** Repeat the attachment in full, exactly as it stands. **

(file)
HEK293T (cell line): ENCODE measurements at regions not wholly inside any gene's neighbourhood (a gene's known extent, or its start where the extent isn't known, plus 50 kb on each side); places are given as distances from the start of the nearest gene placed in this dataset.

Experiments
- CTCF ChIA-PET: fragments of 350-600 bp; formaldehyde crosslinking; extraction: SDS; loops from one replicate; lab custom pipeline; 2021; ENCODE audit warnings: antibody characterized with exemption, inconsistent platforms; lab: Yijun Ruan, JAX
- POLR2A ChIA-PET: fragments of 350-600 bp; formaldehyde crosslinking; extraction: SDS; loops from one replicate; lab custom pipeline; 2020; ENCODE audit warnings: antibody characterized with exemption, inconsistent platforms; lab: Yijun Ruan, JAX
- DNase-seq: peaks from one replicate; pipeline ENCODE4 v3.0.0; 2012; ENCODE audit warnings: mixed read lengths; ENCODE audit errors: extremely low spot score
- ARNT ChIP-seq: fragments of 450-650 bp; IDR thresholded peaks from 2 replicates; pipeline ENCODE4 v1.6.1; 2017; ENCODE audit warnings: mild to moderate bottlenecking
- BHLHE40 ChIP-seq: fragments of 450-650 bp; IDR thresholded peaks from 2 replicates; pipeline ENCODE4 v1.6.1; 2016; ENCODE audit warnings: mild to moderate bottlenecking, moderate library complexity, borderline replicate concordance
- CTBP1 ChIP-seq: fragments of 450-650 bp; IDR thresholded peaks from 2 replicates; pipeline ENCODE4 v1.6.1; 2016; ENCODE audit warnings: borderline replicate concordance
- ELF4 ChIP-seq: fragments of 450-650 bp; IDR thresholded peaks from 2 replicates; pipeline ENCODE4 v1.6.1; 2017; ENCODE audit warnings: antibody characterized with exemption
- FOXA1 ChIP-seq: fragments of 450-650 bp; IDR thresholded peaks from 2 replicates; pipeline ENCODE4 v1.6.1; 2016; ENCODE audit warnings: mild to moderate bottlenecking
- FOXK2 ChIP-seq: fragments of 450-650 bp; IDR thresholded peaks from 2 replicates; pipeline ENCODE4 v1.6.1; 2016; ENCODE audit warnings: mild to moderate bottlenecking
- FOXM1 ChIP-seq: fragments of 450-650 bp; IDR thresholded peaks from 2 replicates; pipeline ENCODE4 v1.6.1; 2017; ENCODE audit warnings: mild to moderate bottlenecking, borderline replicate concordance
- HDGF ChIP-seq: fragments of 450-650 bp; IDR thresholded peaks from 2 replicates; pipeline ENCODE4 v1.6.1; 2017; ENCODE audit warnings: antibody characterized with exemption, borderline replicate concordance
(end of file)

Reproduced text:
HEK293T (cell line): ENCODE measurements at regions not wholly inside any gene's neighbourhood (a gene's known extent, or its start where the extent isn't known, plus 50 kb on each side); places are given as distances from the start of the nearest gene placed in this dataset.

Experiments
- CTCF ChIA-PET: fragments of 350-600 bp; formaldehyde crosslinking; extraction: SDS; loops from one replicate; lab custom pipeline; 2021; ENCODE audit warnings: antibody characterized with exemption, inconsistent platforms; lab: Yijun Ruan, JAX
- POLR2A ChIA-PET: fragments of 350-600 bp; formaldehyde crosslinking; extraction: SDS; loops from one replicate; lab custom pipeline; 2020; ENCODE audit warnings: antibody characterized with exemption, inconsistent platforms; lab: Yijun Ruan, JAX
- DNase-seq: peaks from one replicate; pipeline ENCODE4 v3.0.0; 2012; ENCODE audit warnings: mixed read lengths; ENCODE audit errors: extremely low spot score
- ARNT ChIP-seq: fragments of 450-650 bp; IDR thresholded peaks from 2 replicates; pipeline ENCODE4 v1.6.1; 2017; ENCODE audit warnings: mild to moderate bottlenecking
- BHLHE40 ChIP-seq: fragments of 450-650 bp; IDR thresholded peaks from 2 replicates; pipeline ENCODE4 v1.6.1; 2016; ENCODE audit warnings: mild to moderate bottlenecking, moderate library complexity, borderline replicate concordance
- CTBP1 ChIP-seq: fragments of 450-650 bp; IDR thresholded peaks from 2 replicates; pipeline ENCODE4 v1.6.1; 2016; ENCODE audit warnings: borderline replicate concordance
- ELF4 ChIP-seq: fragments of 450-650 bp; IDR thresholded peaks from 2 replicates; pipeline ENCODE4 v1.6.1; 2017; ENCODE audit warnings: antibody characterized with exemption
- FOXA1 ChIP-seq: fragments of 450-650 bp; IDR thresholded peaks from 2 replicates; pipeline ENCODE4 v1.6.1; 2016; ENCODE audit warnings: mild to moderate bottlenecking
- FOXK2 ChIP-seq: fragments of 450-650 bp; IDR thresholded peaks from 2 replicates; pipeline ENCODE4 v1.6.1; 2016; ENCODE audit warnings: mild to moderate bottlenecking
- FOXM1 ChIP-seq: fragments of 450-650 bp; IDR thresholded peaks from 2 replicates; pipeline ENCODE4 v1.6.1; 2017; ENCODE audit warnings: mild to moderate bottlenecking, borderline replicate concordance
- HDGF ChIP-seq: fragments of 450-650 bp; IDR thresholded peaks from 2 replicates; pipeline ENCODE4 v1.6.1; 2017; ENCODE audit warnings: antibody characterized with exemption, borderline replicate concordance